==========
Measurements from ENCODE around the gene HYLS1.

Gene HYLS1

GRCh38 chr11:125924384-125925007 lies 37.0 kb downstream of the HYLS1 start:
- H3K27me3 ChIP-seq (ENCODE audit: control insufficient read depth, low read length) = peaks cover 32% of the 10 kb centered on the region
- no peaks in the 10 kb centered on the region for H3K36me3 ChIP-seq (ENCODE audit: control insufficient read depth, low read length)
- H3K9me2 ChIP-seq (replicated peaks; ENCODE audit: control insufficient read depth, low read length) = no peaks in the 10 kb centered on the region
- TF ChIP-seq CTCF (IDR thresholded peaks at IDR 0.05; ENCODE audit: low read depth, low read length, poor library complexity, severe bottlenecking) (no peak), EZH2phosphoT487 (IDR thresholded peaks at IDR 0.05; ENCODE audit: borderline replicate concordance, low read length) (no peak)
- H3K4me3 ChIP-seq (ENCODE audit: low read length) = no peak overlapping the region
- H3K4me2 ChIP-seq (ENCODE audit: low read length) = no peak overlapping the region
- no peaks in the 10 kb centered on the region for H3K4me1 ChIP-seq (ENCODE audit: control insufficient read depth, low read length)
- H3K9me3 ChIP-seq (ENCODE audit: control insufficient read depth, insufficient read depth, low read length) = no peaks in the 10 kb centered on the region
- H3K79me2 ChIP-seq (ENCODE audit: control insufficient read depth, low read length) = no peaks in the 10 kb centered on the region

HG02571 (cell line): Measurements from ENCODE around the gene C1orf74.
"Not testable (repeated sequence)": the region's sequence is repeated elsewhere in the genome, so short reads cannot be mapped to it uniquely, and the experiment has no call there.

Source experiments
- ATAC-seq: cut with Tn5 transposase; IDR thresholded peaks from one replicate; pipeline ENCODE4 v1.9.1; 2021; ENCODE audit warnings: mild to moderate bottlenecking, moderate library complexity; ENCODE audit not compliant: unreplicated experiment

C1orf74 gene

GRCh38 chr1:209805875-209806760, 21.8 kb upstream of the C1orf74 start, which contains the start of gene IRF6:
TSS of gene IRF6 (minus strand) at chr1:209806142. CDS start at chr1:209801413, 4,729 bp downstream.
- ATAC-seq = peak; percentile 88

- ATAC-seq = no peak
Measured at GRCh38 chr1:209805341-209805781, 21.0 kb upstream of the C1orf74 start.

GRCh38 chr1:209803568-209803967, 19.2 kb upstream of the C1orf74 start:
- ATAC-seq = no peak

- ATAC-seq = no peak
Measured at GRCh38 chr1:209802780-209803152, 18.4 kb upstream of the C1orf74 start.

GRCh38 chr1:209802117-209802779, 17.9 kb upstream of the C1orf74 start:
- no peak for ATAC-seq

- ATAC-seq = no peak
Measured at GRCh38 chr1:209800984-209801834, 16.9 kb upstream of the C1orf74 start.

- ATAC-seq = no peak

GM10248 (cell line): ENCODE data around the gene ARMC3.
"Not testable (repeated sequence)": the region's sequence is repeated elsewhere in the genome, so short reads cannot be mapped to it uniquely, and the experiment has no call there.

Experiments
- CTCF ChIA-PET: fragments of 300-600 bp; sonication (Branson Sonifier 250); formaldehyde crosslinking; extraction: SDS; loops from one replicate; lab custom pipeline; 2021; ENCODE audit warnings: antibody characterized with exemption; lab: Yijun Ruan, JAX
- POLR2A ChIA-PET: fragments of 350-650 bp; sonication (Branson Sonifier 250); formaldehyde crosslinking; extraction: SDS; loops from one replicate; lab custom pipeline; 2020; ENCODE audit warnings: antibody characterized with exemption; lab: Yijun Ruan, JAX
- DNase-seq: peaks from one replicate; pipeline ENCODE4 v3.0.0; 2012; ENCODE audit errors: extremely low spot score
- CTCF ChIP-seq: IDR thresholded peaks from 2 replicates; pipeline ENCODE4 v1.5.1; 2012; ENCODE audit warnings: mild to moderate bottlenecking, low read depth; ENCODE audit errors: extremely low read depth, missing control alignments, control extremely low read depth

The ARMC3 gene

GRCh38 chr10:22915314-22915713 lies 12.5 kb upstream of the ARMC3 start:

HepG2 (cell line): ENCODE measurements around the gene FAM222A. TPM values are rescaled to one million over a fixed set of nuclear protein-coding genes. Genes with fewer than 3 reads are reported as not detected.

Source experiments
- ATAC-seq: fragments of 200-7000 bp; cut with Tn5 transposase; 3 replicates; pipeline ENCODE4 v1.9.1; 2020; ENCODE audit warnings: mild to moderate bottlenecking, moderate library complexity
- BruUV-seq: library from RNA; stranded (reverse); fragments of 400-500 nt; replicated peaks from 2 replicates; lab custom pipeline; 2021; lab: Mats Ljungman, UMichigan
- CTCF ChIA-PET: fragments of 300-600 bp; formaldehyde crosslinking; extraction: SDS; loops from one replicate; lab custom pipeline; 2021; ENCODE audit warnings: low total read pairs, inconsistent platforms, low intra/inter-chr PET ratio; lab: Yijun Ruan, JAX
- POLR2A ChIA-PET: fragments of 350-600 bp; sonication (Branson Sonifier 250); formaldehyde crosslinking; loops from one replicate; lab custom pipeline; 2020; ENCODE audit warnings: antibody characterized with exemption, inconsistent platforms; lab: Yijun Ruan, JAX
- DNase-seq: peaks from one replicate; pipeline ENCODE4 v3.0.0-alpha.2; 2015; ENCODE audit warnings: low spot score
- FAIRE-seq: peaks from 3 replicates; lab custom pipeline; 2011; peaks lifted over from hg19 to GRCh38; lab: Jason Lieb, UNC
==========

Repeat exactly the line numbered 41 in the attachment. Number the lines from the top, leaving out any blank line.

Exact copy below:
HepG2 (cell line): ENCODE measurements around the gene FAM222A. TPM values are rescaled to one million over a fixed set of nuclear protein-coding genes. Genes with fewer than 3 reads are reported as not detected.